Volkswagen pleads guilty in U.S. diesel emissions scandal

Volkswagen has admitted to equipping diesel cars with software that turned on emissions controls while engines were being tested, then turned them off during normal driving.
(Carsten Koall / European Pressphoto Agency)

Volkswagen pleaded guilty Friday to conspiracy and obstruction of justice and agreed to pay a $4.3-billion penalty for a brazen scheme to program nearly 600,000 vehicles to cheat on U.S. emissions tests.

The criminal and civil penalty, if approved by a federal judge, would be the largest ever levied by the U.S. government against an automaker. VW’s total cost for the scandal has been pegged at about $21 billion, including a pledge to repair or buy back vehicles.

U.S. regulators confronted VW about the software after West Virginia University researchers discovered differences in testing and real-world emissions of harmful nitrogen oxide. Volkswagen initially denied the use of the so-called defeat device, but the automaker admitted it in September 2015.

Even after that admission, company employees were busy deleting computer files and other evidence, VW’s general counsel Manfred Doess acknowledged to U.S. District Judge Sean Cox.


Summing up the scandal, Assistant U.S. Atty. John Neal said it was a “calculated offense,” not a “momentary lapse of judgment.”

The judge said he wanted more time to study the terms of the punishment negotiated by the U.S. Justice Department, including a $2.8-billion criminal fine. He set a sentencing date of April 21.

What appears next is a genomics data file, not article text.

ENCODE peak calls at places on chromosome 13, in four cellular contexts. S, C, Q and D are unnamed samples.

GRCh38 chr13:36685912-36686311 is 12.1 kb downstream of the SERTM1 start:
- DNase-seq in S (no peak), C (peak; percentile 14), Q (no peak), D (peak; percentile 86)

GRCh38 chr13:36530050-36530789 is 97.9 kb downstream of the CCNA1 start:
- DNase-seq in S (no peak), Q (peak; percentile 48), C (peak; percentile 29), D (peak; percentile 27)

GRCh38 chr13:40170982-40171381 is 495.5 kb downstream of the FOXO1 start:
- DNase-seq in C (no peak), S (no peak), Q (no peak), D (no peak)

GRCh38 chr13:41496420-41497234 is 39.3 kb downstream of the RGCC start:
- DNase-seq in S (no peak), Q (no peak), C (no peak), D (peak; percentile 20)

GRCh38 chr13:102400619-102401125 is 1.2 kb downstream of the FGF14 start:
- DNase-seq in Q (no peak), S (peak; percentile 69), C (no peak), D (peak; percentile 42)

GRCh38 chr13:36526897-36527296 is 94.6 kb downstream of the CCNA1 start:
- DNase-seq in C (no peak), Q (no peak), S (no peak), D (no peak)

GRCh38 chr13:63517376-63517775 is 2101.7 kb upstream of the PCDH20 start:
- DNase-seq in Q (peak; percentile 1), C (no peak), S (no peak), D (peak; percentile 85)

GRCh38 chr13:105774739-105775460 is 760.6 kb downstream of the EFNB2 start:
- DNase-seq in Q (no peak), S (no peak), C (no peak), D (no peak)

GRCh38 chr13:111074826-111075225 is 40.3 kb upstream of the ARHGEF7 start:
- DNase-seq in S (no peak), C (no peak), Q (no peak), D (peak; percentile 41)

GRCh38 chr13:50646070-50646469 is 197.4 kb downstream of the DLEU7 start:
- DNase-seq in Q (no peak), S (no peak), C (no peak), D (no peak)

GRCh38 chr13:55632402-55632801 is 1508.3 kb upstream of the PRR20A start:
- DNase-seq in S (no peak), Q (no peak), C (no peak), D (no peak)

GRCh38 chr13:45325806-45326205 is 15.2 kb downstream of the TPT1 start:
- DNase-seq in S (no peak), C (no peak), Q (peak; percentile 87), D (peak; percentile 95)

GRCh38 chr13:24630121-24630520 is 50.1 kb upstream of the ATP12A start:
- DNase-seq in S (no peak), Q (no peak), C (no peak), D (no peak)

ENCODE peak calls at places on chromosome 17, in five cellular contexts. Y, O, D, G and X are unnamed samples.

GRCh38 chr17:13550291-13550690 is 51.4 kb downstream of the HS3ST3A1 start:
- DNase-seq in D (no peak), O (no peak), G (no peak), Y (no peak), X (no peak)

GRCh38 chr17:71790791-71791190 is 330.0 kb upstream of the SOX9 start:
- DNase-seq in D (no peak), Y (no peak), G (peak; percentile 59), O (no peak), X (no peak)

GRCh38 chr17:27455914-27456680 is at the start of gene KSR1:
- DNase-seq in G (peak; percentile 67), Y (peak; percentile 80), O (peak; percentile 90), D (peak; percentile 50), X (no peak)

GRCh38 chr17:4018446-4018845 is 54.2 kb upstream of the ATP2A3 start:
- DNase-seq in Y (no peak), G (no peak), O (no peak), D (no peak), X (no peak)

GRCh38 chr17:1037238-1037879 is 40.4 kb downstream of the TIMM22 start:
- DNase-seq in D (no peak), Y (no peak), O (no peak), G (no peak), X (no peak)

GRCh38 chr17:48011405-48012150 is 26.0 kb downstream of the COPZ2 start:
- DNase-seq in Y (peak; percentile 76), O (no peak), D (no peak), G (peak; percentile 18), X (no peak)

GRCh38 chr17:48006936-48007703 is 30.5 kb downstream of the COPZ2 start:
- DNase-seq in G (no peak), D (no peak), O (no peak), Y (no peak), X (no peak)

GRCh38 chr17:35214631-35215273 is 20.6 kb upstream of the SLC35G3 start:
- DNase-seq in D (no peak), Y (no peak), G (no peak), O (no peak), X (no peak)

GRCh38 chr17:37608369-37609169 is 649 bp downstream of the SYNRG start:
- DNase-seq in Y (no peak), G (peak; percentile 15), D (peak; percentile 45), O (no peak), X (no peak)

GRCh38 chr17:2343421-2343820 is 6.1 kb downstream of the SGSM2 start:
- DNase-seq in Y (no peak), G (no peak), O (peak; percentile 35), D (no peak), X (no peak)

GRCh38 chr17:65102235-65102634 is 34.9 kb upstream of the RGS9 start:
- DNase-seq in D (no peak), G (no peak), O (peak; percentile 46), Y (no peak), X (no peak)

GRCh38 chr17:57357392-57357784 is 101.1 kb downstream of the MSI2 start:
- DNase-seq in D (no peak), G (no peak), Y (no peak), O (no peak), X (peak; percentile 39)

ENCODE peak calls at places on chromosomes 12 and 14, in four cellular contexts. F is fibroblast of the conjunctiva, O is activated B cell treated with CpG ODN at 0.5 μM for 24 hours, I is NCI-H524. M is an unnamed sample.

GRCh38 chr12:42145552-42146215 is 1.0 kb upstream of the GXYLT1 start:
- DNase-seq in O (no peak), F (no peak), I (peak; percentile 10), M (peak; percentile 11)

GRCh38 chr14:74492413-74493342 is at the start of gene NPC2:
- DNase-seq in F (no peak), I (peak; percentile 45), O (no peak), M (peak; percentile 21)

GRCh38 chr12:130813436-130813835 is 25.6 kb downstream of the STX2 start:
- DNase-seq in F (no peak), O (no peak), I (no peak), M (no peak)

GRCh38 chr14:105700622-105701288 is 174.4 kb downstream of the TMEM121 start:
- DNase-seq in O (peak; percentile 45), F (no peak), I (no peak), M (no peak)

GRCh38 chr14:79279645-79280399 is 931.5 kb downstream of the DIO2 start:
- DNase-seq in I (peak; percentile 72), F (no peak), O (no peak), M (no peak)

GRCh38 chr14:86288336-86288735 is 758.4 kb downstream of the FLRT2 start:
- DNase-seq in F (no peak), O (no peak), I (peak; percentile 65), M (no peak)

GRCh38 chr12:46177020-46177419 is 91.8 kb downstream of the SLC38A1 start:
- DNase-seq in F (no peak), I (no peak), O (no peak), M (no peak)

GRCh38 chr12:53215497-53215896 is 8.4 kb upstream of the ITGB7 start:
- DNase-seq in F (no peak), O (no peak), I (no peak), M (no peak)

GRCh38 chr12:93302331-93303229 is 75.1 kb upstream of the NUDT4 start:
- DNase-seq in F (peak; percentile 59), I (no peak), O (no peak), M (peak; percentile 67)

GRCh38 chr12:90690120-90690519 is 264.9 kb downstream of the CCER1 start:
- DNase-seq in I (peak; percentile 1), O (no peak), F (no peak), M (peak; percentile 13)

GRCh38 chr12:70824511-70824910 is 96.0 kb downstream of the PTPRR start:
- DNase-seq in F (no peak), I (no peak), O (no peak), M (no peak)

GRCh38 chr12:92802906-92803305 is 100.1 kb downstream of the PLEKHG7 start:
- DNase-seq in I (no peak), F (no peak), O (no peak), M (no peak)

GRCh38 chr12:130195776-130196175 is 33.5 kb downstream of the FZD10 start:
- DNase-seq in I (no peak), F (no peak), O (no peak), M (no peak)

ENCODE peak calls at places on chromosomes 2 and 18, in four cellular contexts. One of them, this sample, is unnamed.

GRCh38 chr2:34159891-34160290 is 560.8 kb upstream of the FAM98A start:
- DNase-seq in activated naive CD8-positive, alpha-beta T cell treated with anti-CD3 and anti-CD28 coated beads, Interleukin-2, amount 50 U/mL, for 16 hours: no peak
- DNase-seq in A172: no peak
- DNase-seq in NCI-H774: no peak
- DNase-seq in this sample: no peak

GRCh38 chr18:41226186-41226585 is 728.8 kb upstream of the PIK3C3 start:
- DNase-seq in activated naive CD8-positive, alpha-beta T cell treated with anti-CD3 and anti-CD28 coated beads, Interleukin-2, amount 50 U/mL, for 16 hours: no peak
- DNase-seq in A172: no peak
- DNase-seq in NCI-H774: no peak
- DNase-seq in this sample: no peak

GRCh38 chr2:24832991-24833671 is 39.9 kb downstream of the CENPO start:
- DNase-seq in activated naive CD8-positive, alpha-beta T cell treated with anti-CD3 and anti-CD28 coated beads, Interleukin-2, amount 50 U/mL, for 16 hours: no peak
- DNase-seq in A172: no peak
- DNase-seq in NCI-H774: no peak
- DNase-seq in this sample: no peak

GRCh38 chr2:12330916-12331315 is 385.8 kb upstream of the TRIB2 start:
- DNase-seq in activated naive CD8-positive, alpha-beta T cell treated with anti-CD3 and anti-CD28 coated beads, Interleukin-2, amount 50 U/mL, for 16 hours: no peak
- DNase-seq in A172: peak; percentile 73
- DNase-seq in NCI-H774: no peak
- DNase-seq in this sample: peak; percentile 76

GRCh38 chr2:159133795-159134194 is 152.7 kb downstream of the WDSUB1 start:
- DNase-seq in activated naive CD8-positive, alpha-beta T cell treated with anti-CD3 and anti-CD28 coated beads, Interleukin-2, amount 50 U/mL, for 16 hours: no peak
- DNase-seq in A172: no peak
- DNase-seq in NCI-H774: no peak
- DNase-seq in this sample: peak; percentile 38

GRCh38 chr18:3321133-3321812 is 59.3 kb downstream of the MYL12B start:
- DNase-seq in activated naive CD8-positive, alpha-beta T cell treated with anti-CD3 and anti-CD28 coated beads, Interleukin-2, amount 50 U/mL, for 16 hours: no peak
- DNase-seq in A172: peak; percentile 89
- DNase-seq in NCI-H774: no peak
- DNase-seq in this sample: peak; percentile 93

“This is a very, very serious offense,” Cox said.


An attorney for 300 VW owners who have opted out of a larger court settlement objected to the penalty, contending that owners were entitled to restitution through the criminal court. But the Justice Department and VW argued that the company agreed to pay $11 billion in restitution to owners through a civil lawsuit, and that that was sufficient. The restitution was part of a $15-billion civil settlement with U.S. environmental authorities and car owners approved last year.

Although the cost would bankrupt many companies, VW has the money, with $33 billion in cash on hand.

Under its agreement, VW must cooperate in the investigation and let an independent monitor oversee compliance for three years. Separately, seven Volkswagen employees have been charged in the scandal.


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1:20 p.m.: This article was updated with information about VW’s agreement to pay a $4.3-billion penalty, with a comment by U.S. District Judge Sean Cox and with additional background information.

This article was originally published at 8:25 a.m.

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